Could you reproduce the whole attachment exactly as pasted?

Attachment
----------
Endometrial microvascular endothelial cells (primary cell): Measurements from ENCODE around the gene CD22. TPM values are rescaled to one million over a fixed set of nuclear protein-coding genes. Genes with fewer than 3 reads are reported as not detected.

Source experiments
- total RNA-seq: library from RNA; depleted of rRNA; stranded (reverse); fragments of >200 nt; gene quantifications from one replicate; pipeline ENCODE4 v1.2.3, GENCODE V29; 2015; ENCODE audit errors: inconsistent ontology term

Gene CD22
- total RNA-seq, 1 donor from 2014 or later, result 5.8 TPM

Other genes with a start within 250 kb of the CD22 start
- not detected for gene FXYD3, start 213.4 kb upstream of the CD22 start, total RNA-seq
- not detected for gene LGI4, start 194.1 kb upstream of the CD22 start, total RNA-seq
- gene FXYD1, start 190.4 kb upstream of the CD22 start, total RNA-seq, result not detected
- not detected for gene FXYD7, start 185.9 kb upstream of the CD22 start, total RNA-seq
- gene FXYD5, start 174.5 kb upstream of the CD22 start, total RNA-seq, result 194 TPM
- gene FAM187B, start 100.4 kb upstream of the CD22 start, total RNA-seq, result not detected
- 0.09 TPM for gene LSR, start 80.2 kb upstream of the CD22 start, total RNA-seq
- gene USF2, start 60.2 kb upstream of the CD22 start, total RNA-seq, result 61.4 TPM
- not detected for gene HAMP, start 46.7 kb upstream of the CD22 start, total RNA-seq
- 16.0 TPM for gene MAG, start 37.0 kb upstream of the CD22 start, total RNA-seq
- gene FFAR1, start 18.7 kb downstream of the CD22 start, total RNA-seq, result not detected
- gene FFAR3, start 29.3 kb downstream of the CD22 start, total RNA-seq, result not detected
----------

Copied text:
Endometrial microvascular endothelial cells (primary cell): Measurements from ENCODE around the gene CD22. TPM values are rescaled to one million over a fixed set of nuclear protein-coding genes. Genes with fewer than 3 reads are reported as not detected.

Source experiments
- total RNA-seq: library from RNA; depleted of rRNA; stranded (reverse); fragments of >200 nt; gene quantifications from one replicate; pipeline ENCODE4 v1.2.3, GENCODE V29; 2015; ENCODE audit errors: inconsistent ontology term

Gene CD22
- total RNA-seq, 1 donor from 2014 or later, result 5.8 TPM

Other genes with a start within 250 kb of the CD22 start
- not detected for gene FXYD3, start 213.4 kb upstream of the CD22 start, total RNA-seq
- not detected for gene LGI4, start 194.1 kb upstream of the CD22 start, total RNA-seq
- gene FXYD1, start 190.4 kb upstream of the CD22 start, total RNA-seq, result not detected
- not detected for gene FXYD7, start 185.9 kb upstream of the CD22 start, total RNA-seq
- gene FXYD5, start 174.5 kb upstream of the CD22 start, total RNA-seq, result 194 TPM
- gene FAM187B, start 100.4 kb upstream of the CD22 start, total RNA-seq, result not detected
- 0.09 TPM for gene LSR, start 80.2 kb upstream of the CD22 start, total RNA-seq
- gene USF2, start 60.2 kb upstream of the CD22 start, total RNA-seq, result 61.4 TPM
- not detected for gene HAMP, start 46.7 kb upstream of the CD22 start, total RNA-seq
- 16.0 TPM for gene MAG, start 37.0 kb upstream of the CD22 start, total RNA-seq
- gene FFAR1, start 18.7 kb downstream of the CD22 start, total RNA-seq, result not detected
- gene FFAR3, start 29.3 kb downstream of the CD22 start, total RNA-seq, result not detected